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dc.contributor.authorKillingley, Jo
dc.contributor.authorDyson, Sue E.
dc.date.accessioned2018-07-06T11:43:18Z
dc.date.available2018-07-06T11:43:18Z
dc.date.issued2016-05-02
dc.identifier.citationKillingley, Jo and Dyson, Sue E. (2016) Student midwives perspectives on the efficacy of feedback after objective structured clinical examination. British Journal of Midwifery, 24 (5). pp. 362-368.en
dc.identifier.issn0969-4900
dc.identifier.doi10.12968/bjom.2016.24.5.362
dc.identifier.urihttp://hdl.handle.net/10545/622787
dc.description.abstractStudents' experience of feedback is considered an indicator of the efficacy of the assessment process. Negative experiences of feedback are unproductive in terms of the likelihood that students will act upon and learn from assessment. To understand the impact of feedback on learning this study explored the experiences of student midwives after receiving feedback following Objective Structured Clinical Examination (OSCE). Data were collected from second year undergraduate student midwives who had recently completed OSCE, via a focus group. Students reported raised stress levels, concerns around legitimacy of feedback, and inconsistencies in the manner in which feedback was articulated. Assessment feedback in higher education should be used to empower students to become self-regulated learners. This is important for student midwives for whom a considerable amount of leaning is spent in practice. The study has implications for midwifery academics concerned with modes of assessment and quality of assessment feedback in midwifery education.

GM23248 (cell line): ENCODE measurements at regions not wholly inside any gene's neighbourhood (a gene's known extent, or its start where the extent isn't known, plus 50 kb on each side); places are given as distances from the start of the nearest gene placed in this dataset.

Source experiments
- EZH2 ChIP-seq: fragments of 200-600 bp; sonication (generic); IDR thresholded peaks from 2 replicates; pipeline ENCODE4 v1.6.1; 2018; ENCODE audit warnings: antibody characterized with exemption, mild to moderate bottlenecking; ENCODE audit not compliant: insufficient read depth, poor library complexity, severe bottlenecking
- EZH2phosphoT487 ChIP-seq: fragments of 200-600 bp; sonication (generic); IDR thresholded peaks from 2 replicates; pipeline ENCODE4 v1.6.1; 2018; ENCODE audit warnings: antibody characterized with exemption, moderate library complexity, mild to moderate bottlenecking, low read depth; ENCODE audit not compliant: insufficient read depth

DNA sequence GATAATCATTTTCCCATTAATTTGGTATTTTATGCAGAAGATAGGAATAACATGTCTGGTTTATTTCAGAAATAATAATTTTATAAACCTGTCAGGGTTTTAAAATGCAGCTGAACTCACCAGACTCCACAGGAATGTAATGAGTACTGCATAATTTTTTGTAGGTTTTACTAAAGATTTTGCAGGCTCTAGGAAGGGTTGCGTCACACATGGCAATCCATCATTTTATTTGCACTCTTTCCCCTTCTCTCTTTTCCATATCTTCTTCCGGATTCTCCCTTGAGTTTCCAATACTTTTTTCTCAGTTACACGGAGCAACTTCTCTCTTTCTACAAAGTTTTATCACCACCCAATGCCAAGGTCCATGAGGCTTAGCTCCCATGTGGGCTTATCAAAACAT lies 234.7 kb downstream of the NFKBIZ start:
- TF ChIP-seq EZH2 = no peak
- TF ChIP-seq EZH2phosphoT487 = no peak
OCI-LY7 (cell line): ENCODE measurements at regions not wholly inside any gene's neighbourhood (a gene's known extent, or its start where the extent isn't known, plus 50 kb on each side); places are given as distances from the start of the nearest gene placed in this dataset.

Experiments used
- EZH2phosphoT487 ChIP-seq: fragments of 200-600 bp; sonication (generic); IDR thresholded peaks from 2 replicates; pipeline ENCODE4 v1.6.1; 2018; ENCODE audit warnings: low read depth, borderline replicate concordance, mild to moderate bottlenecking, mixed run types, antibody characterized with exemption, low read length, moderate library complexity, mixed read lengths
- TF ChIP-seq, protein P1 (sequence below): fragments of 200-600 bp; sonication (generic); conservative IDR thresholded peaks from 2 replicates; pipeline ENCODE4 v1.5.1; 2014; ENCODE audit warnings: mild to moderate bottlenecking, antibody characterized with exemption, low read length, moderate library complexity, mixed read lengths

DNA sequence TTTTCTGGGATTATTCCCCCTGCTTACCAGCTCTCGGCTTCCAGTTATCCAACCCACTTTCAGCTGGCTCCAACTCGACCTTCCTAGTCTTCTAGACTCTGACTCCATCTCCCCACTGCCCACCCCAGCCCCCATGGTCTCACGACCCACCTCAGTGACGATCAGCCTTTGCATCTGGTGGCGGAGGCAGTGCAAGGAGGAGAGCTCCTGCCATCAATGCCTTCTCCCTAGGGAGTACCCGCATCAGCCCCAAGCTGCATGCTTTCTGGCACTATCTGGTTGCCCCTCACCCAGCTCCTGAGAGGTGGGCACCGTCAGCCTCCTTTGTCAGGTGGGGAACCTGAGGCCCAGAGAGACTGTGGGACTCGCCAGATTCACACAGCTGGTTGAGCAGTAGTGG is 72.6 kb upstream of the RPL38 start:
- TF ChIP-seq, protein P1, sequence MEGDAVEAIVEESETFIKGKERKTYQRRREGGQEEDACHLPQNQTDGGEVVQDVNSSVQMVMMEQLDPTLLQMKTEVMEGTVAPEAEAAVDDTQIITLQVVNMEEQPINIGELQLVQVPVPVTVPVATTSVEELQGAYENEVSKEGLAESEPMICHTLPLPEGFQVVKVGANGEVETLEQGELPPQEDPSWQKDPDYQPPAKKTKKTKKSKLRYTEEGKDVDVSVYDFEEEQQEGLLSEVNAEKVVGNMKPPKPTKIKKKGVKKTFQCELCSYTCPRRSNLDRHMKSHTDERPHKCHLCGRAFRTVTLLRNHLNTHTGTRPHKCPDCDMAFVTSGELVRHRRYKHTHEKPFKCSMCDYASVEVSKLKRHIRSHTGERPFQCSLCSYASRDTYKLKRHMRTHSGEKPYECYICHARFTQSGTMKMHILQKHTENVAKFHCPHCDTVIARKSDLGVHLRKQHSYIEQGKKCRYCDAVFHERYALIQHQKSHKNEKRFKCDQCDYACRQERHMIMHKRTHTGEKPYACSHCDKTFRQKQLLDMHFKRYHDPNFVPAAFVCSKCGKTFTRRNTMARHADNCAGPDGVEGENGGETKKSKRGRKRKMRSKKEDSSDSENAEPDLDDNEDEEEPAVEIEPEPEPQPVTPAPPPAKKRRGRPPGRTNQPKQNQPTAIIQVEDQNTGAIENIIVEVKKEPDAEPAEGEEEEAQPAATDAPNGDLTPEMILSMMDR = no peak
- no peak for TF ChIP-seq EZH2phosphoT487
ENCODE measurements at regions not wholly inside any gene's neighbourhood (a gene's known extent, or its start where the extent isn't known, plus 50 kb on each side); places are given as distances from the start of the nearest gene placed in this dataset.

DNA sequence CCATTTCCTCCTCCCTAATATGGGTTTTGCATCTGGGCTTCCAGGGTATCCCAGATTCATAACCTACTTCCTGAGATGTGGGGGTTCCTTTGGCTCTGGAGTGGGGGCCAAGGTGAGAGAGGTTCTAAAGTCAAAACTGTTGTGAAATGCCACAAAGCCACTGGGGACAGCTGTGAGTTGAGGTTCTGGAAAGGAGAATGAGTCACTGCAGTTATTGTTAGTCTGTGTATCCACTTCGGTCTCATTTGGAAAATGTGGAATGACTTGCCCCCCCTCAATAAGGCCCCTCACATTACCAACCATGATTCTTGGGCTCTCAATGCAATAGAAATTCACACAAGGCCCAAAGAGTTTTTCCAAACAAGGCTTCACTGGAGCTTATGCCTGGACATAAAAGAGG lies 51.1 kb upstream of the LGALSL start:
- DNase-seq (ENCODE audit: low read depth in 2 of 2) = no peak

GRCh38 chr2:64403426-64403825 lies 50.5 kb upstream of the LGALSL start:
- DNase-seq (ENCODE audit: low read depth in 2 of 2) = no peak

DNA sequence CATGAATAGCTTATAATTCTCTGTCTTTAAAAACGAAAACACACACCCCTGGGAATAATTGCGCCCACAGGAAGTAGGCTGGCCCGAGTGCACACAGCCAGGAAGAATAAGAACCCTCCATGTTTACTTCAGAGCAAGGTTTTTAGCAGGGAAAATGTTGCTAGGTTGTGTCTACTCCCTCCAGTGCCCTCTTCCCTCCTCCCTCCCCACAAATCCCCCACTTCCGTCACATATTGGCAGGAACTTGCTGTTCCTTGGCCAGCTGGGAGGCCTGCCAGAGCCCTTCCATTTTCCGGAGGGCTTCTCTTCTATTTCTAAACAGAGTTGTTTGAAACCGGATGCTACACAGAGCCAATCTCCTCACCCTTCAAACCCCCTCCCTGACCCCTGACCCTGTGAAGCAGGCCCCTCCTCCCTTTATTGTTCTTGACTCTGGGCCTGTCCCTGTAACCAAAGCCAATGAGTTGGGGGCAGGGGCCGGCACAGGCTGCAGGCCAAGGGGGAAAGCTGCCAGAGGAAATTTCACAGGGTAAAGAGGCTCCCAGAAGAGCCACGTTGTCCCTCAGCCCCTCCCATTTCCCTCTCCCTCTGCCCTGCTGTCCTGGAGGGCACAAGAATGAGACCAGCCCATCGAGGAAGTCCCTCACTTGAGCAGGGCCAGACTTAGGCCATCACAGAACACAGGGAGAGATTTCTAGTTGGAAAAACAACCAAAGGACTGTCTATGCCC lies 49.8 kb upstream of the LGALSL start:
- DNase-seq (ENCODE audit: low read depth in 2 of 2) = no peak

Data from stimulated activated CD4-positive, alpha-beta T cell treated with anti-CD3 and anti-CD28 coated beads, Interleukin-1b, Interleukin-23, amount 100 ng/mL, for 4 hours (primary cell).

dc.relation.urlhttp://eprints.mdx.ac.uk/19436/
dc.relation.urlhttps://doi.org/10.12968/bjom.2016.24.5.362
dc.titleStudent midwives perspectives on the efficacy of feedback after objective structured clinical examination.
dc.typeArticleen
dc.identifier.journalBritish Journal of Midwiferyen
dc.publisher.placeMA Healthcare
html.description.abstractStudents' experience of feedback is considered an indicator of the efficacy of the assessment process. Negative experiences of feedback are unproductive in terms of the likelihood that students will act upon and learn from assessment. To understand the impact of feedback on learning this study explored the experiences of student midwives after receiving feedback following Objective Structured Clinical Examination (OSCE). Data were collected from second year undergraduate student midwives who had recently completed OSCE, via a focus group. Students reported raised stress levels, concerns around legitimacy of feedback, and inconsistencies in the manner in which feedback was articulated. Assessment feedback in higher education should be used to empower students to become self-regulated learners. This is important for student midwives for whom a considerable amount of leaning is spent in practice. The study has implications for midwifery academics concerned with modes of assessment and quality of assessment feedback in midwifery education.


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